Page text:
Library programs link exhibit, books

Library’s discussion series, Gantt Center exhibit describe African-American experience

09/14/2012 12:00 AM

09/13/2012 11:38 AM

With the arrival of the “America I Am” exhibit in Charlotte, the Charlotte Mecklenburg Library is hosting reading and discussion programs to expand the focus on African-American contributions to the nation.

“Let’s Talk About It: The African American Experience – Looking Forward, Looking Back” is the library’s biweekly read-and-discuss series.

Four discussions will be led by local scholars. Books by African-American authors are on the reading list.

“The exhibit focuses on the African-American experience in this country,” said Sandra Govan, the scholar chosen to lead the first and last of the library’s four events. “The series ties in almost naturally.

“It creates a conjunction between the artifacts and the exhibit and what the writers have been talking about for some time.”

“America I Am” will be in town through Jan. 1 at the Harvey B. Gantt Center for African-American Arts + Culture.

The artifacts and information presented document moments of courage, conviction and creativity of nearly 500 years that have shaped America’s culture and also had influence in other parts of the world.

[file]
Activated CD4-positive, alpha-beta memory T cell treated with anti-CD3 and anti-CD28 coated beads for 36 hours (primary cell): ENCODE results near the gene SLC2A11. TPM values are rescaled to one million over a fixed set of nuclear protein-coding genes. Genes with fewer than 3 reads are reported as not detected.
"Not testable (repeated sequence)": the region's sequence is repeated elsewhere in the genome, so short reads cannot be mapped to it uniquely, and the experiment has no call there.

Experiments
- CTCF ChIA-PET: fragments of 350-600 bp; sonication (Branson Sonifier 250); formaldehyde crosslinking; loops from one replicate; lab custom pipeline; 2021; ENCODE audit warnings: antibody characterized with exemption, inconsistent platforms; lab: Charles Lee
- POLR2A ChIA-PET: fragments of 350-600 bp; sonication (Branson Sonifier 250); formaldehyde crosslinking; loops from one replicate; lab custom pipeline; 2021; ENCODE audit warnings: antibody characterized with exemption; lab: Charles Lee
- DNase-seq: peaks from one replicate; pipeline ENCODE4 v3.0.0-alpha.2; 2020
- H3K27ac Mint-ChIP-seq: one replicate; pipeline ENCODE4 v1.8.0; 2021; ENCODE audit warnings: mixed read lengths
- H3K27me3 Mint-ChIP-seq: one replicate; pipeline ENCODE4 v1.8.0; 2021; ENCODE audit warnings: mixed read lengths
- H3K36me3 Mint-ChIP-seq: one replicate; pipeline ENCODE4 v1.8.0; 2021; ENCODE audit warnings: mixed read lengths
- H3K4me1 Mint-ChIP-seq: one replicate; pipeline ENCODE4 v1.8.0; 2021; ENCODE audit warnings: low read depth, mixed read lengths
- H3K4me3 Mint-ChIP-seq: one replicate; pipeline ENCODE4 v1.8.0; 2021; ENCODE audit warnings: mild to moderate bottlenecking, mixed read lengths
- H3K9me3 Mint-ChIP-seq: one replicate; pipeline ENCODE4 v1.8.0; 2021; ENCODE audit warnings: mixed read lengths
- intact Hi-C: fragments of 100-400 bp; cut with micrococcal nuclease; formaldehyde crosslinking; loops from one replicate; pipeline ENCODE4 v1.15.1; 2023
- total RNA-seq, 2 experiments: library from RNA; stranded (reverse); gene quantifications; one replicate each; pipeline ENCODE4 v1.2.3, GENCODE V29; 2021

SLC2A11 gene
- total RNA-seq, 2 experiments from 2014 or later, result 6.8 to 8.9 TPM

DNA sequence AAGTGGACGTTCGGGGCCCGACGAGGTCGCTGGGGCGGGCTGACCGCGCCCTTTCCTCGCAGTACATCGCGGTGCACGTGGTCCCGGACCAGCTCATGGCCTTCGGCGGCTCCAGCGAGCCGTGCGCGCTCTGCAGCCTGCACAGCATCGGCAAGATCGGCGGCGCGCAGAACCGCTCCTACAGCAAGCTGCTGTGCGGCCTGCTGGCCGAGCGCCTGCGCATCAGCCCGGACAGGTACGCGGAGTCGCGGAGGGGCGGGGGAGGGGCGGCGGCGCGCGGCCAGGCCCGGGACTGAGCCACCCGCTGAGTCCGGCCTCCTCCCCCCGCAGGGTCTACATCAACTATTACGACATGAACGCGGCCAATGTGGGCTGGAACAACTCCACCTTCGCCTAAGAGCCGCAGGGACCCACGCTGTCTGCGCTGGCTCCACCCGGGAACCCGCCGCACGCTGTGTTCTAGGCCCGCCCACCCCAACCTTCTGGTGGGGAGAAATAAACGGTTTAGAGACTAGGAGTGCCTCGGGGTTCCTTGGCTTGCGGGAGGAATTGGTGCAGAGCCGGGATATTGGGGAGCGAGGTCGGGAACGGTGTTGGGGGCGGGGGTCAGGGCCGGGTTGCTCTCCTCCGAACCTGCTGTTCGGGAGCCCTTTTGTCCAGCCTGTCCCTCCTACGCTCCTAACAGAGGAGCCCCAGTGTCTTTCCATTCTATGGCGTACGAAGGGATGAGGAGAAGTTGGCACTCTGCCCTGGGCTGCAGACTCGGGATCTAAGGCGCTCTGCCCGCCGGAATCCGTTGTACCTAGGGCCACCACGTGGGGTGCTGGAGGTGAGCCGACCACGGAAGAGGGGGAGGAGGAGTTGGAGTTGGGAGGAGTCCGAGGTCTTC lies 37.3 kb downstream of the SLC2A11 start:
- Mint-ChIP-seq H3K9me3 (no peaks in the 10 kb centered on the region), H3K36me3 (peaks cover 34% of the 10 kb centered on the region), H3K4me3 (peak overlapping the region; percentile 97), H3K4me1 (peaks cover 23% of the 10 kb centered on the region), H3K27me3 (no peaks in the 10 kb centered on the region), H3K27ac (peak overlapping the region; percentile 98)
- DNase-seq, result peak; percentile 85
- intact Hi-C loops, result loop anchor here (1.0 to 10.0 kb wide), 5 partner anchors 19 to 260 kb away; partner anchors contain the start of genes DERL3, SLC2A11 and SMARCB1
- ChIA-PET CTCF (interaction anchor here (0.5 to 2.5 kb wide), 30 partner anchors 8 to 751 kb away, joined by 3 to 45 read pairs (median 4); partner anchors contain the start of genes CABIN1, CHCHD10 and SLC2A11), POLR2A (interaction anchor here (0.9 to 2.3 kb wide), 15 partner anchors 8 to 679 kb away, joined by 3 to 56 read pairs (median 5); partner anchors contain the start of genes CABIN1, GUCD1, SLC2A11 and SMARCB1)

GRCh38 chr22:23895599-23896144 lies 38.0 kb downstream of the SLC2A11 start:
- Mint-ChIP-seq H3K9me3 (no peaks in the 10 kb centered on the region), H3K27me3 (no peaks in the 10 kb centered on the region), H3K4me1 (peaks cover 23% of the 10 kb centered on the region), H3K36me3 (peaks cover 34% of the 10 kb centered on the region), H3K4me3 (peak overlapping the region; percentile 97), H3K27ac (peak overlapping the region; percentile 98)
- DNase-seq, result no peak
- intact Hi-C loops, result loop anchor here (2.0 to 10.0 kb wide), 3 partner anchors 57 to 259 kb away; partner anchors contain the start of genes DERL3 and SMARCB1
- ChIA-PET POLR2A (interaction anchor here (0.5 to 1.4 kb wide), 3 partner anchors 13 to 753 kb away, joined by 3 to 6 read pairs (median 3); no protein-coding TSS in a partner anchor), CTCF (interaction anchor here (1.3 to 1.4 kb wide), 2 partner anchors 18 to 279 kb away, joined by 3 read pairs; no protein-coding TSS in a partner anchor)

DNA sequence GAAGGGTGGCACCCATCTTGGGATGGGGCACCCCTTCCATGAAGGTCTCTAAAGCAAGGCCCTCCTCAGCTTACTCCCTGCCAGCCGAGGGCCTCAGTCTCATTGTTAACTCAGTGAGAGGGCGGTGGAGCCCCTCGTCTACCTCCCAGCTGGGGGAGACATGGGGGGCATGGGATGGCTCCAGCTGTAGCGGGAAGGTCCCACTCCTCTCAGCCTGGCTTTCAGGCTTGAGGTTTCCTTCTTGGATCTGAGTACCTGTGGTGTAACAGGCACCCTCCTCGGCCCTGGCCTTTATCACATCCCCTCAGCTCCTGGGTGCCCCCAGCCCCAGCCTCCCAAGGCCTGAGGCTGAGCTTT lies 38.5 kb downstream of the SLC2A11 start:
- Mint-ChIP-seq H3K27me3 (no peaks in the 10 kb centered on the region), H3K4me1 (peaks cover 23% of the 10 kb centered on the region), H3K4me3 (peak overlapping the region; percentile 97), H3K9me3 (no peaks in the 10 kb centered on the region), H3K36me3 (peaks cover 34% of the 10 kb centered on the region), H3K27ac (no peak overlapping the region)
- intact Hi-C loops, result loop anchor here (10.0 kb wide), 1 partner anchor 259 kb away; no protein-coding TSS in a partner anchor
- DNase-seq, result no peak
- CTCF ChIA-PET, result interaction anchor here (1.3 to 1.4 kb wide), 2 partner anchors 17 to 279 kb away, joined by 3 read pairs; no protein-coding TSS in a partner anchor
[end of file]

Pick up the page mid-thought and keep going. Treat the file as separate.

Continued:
The collection includes images of slave ships, as well as musical instruments and pottery created in America by African captives.

A robe worn by former world heavyweight champion boxer Muhammad Ali also is in the collection.

The library received a grant from the N.C. Humanities Council for the reading programs. The N.C. Center for the Book is also a partner.

The library kicked off the book talks Tuesday at the Gantt Center with tours of the exhibit for the scholars and guests.

Remaining discussions will be at the Beatties Ford Road Library. The series continues on Sept. 24 with a program led by UNC Charlotte professor Jeffrey Leak and a discussion of James Baldwin’s “Go Tell It on the Mountain.”

The books in the series explore a range of experiences that may have been familiar among African-Americans at various times in history, said Govan, a retired UNCC English professor.

“It’s good to have it centered right here in Charlotte,” Govan said of the events. “This is one of the few times we’ve done the whole African-American experience in Charlotte.”

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